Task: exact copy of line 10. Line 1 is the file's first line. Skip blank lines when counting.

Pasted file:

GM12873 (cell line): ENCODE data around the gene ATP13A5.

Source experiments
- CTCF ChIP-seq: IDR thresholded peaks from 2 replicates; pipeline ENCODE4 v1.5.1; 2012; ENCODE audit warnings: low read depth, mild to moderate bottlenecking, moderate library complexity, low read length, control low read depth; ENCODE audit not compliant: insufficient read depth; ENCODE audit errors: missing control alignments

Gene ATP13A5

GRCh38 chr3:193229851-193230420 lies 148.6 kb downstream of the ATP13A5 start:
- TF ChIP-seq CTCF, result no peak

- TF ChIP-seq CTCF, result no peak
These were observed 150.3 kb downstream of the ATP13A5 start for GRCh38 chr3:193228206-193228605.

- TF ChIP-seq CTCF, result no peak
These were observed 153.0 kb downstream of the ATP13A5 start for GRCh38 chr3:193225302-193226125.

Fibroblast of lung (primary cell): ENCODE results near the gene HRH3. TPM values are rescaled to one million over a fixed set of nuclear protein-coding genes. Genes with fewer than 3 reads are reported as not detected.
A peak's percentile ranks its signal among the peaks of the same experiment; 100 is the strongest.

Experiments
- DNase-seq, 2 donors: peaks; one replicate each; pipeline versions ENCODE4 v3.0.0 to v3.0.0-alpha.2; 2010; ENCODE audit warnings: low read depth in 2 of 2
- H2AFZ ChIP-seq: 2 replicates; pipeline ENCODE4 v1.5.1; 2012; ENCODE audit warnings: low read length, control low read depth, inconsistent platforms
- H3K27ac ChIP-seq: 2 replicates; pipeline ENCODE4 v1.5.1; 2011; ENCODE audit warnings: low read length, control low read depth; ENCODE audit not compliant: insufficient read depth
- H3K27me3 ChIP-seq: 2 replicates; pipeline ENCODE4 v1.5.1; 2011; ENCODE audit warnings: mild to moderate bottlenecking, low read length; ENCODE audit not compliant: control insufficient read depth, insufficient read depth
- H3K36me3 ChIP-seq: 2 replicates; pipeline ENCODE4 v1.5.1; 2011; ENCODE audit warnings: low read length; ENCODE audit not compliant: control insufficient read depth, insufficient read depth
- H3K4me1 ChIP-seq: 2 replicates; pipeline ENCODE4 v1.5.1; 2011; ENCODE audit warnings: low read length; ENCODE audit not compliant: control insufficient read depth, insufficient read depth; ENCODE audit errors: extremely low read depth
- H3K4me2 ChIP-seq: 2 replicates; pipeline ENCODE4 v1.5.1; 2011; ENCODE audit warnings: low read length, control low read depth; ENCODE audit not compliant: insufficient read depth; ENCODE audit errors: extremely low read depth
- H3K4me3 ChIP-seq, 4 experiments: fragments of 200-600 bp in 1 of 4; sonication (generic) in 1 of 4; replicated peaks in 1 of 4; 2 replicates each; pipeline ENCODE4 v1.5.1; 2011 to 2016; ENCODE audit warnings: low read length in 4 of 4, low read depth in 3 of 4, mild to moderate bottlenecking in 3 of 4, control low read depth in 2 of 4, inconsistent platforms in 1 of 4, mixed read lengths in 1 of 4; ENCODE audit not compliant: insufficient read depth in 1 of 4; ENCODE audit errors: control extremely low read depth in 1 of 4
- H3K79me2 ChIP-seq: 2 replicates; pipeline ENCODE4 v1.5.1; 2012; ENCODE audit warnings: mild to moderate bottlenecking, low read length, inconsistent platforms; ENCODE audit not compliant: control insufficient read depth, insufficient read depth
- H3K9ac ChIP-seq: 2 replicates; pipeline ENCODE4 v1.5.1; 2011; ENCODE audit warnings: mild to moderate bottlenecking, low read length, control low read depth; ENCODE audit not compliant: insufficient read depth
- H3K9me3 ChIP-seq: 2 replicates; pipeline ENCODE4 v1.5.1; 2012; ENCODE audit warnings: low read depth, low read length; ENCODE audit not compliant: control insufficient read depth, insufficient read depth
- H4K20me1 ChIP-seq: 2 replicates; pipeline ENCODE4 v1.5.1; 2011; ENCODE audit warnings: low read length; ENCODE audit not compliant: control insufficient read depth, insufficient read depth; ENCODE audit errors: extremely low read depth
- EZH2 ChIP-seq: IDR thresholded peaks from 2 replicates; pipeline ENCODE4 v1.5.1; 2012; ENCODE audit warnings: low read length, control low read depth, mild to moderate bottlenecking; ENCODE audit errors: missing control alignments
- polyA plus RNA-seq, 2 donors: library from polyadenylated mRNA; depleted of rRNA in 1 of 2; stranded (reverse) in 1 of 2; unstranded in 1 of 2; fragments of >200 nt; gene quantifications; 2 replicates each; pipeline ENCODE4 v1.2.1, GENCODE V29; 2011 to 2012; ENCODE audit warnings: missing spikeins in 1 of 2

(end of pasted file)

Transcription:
These were observed 153.0 kb downstream of the ATP13A5 start for GRCh38 chr3:193225302-193226125.